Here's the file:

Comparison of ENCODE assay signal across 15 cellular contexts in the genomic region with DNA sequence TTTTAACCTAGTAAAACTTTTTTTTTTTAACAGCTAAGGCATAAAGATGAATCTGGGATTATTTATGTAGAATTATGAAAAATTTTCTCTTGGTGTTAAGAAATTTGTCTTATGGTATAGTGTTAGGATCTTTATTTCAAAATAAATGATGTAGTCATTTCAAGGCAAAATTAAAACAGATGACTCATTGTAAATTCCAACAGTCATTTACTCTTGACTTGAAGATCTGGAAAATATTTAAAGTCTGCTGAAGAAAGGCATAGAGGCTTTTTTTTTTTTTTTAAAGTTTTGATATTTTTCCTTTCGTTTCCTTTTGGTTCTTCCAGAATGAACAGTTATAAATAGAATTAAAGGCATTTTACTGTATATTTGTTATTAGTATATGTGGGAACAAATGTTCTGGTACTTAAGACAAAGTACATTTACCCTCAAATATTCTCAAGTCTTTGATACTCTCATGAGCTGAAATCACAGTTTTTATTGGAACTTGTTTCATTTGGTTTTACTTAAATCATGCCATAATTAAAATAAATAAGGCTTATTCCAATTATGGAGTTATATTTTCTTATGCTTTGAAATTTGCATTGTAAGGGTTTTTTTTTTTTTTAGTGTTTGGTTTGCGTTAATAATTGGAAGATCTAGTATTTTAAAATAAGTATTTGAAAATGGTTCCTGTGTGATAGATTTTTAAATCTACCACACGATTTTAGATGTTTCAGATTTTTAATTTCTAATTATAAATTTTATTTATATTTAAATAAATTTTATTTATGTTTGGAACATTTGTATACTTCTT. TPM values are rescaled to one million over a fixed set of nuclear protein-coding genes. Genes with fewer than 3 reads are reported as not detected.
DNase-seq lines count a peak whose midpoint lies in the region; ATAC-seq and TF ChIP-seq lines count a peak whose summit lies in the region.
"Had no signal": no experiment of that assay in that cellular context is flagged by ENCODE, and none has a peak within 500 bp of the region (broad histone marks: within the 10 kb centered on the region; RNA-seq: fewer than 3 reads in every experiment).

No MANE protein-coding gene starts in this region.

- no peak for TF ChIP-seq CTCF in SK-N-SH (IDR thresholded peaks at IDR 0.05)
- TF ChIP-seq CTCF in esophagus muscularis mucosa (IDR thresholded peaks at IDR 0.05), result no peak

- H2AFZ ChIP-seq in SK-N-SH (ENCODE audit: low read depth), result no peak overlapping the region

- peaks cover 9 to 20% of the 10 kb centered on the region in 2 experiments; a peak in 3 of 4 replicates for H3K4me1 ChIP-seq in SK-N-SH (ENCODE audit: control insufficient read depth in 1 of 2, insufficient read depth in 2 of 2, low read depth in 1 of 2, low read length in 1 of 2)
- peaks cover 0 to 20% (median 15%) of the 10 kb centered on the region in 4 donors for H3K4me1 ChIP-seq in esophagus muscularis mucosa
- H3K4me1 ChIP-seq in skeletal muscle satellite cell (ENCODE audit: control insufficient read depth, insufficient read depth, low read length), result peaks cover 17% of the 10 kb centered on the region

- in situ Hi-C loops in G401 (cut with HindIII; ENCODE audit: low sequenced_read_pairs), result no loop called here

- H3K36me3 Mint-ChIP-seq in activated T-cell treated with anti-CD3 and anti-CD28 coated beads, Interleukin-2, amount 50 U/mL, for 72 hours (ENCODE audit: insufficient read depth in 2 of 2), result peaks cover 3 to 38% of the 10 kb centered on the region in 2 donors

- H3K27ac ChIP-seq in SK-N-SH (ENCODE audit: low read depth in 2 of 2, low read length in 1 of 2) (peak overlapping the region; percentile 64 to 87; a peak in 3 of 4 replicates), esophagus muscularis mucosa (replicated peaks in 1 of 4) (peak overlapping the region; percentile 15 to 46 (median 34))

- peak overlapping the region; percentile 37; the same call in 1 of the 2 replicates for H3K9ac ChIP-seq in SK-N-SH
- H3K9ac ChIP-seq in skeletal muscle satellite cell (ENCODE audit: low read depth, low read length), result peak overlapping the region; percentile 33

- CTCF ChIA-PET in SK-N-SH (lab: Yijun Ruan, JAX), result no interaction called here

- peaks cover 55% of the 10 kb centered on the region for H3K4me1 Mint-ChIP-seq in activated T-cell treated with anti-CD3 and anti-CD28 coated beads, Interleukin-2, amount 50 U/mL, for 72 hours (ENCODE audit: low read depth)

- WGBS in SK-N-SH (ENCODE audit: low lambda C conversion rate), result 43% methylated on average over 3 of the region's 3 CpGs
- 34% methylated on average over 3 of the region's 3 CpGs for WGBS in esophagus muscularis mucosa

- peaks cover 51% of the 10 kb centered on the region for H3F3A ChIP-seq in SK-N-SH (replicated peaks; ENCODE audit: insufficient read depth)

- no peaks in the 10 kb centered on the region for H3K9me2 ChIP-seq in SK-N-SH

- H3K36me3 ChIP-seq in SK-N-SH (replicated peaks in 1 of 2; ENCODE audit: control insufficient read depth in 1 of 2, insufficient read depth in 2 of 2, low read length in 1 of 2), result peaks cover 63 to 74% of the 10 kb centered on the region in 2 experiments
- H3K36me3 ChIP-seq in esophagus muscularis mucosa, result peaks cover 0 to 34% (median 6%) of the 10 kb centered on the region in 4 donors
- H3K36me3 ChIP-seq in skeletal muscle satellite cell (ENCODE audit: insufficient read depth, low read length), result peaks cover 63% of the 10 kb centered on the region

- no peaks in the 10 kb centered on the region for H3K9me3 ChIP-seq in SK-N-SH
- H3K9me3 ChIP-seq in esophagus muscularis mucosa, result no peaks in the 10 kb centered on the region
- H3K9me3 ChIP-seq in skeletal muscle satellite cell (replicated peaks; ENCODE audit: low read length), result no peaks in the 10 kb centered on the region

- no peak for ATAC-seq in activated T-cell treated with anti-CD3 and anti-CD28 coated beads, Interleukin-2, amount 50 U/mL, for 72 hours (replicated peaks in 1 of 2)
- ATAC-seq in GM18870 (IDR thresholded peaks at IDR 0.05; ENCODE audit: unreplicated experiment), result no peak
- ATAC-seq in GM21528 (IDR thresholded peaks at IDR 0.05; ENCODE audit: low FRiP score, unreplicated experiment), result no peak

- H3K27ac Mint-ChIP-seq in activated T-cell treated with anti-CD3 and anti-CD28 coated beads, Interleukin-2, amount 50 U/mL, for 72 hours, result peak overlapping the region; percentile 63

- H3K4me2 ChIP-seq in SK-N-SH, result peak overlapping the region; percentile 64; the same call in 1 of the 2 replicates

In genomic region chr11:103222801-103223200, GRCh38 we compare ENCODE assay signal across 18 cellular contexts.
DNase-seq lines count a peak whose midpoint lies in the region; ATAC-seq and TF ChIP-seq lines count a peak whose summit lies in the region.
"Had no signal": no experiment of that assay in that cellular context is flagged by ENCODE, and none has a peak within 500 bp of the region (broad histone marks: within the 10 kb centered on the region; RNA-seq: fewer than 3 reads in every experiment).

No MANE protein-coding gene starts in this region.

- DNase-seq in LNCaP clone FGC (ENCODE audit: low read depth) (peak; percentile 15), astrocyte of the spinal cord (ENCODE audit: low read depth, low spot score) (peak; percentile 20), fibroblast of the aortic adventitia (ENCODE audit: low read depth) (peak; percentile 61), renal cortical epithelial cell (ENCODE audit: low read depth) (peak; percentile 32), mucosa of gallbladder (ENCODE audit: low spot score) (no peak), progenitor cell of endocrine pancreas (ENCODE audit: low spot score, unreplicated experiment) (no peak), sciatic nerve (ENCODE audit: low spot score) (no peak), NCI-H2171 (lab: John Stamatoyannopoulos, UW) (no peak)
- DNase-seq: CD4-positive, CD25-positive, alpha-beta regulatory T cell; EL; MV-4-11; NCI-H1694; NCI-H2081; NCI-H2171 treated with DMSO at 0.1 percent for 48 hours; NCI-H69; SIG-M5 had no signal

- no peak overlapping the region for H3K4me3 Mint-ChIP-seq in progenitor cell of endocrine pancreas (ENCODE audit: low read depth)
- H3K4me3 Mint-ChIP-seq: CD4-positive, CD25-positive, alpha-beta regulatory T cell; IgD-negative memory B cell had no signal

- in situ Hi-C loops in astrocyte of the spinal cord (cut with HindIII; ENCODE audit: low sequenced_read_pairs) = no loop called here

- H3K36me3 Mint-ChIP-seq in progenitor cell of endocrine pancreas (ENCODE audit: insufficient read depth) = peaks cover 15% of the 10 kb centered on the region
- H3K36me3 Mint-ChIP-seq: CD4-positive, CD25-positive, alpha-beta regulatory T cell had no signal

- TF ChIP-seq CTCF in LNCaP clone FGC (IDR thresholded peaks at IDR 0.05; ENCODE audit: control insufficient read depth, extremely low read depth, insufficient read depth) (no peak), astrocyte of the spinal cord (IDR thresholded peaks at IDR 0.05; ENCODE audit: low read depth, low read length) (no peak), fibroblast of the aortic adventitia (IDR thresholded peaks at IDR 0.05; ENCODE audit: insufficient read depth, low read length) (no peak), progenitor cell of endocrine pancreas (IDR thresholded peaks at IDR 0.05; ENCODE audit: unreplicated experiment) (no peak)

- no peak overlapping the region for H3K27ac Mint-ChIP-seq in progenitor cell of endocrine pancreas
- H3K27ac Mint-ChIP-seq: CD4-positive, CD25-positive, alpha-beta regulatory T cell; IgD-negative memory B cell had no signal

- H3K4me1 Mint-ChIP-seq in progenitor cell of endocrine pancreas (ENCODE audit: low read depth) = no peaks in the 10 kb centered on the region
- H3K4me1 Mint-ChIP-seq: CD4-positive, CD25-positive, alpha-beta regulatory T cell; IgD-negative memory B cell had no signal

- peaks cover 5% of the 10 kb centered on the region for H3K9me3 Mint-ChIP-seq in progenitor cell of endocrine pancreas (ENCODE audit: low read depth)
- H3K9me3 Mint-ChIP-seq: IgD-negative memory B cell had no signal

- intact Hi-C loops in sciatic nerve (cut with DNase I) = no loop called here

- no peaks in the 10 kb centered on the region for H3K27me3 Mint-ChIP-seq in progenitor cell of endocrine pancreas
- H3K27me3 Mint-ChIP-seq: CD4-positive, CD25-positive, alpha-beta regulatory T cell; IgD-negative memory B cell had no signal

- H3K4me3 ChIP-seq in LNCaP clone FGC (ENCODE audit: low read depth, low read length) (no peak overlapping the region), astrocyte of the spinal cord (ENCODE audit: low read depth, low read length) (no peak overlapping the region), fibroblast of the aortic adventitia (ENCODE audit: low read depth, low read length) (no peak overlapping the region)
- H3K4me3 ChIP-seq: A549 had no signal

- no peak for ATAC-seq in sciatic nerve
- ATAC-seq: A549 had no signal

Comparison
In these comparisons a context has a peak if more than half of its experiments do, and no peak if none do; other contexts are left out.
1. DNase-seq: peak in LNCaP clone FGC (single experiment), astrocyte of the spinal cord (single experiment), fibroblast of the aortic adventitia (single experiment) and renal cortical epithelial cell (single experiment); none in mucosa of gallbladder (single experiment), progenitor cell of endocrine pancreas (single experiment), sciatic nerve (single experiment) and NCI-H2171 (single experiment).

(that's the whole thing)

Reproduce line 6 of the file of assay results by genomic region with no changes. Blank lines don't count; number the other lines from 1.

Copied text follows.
- TF ChIP-seq CTCF in esophagus muscularis mucosa (IDR thresholded peaks at IDR 0.05), result no peak